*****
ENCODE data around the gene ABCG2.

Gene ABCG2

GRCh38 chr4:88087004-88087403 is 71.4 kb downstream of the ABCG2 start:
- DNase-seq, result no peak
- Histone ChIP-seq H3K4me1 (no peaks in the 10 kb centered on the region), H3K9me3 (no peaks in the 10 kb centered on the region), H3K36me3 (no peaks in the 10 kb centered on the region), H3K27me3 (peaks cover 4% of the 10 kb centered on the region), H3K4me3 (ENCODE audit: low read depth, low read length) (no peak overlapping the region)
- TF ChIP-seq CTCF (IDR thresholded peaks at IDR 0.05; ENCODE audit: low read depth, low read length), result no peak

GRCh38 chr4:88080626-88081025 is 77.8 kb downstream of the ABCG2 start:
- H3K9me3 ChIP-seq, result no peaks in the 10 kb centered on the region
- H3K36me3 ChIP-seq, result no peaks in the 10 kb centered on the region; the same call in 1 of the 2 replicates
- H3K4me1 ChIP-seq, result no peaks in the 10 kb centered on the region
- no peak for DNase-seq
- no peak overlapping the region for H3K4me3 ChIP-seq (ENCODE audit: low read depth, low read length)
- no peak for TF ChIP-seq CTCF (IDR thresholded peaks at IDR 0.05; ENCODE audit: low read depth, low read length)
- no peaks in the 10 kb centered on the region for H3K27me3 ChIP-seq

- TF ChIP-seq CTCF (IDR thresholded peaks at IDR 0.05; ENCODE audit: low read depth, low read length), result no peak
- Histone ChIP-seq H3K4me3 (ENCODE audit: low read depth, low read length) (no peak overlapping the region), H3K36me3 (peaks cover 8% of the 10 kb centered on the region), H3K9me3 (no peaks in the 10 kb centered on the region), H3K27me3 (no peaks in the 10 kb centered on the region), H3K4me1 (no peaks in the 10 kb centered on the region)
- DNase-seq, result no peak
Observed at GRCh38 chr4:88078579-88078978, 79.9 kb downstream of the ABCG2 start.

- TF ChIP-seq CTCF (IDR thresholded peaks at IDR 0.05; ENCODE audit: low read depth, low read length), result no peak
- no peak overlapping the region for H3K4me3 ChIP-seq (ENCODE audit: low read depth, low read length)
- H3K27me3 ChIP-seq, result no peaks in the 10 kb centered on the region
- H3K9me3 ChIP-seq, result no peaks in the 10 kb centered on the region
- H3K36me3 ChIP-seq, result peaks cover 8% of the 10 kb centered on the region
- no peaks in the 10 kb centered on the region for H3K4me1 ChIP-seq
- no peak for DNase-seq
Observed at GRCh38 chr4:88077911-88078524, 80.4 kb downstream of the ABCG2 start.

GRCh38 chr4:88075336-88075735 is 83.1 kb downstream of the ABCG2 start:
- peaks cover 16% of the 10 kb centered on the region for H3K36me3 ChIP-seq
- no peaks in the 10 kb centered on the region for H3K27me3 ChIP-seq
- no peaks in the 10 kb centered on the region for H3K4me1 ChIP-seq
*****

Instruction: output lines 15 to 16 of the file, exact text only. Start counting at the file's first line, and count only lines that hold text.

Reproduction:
- TF ChIP-seq CTCF (IDR thresholded peaks at IDR 0.05; ENCODE audit: low read depth, low read length), result no peak
- Histone ChIP-seq H3K4me3 (ENCODE audit: low read depth, low read length) (no peak overlapping the region), H3K36me3 (peaks cover 8% of the 10 kb centered on the region), H3K9me3 (no peaks in the 10 kb centered on the region), H3K27me3 (no peaks in the 10 kb centered on the region), H3K4me1 (no peaks in the 10 kb centered on the region)